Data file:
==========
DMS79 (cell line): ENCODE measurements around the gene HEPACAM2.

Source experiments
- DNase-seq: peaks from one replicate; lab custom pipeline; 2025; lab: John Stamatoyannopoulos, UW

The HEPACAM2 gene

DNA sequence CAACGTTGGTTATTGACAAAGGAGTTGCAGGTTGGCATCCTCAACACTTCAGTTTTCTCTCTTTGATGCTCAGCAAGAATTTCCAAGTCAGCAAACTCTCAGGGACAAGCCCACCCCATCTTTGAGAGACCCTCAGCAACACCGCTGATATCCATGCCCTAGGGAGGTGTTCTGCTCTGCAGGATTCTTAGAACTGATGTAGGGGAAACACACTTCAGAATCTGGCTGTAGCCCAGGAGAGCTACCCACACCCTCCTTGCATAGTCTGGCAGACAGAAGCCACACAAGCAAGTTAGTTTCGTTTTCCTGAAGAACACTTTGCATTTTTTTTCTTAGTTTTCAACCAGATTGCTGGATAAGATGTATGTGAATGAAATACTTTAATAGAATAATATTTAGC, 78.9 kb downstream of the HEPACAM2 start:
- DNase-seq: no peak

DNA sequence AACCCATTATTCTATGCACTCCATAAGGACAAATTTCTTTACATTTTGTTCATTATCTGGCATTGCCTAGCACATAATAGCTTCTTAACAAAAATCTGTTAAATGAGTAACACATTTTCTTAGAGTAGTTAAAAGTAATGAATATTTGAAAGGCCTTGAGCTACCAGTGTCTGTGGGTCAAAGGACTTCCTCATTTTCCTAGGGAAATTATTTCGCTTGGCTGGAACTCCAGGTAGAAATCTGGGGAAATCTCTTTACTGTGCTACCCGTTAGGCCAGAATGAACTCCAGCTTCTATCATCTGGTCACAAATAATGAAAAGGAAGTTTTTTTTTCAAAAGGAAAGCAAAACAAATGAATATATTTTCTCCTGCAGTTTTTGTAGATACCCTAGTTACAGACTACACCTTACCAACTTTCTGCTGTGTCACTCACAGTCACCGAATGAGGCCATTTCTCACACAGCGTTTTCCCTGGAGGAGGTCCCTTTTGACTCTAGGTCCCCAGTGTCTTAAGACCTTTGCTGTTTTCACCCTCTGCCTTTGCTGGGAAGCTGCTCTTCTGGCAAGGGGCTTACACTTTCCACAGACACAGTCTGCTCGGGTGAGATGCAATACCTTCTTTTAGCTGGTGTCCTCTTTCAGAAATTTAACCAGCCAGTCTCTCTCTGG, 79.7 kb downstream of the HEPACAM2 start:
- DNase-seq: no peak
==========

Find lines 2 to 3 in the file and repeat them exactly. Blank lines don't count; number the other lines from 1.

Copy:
Source experiments
- DNase-seq: peaks from one replicate; lab custom pipeline; 2025; lab: John Stamatoyannopoulos, UW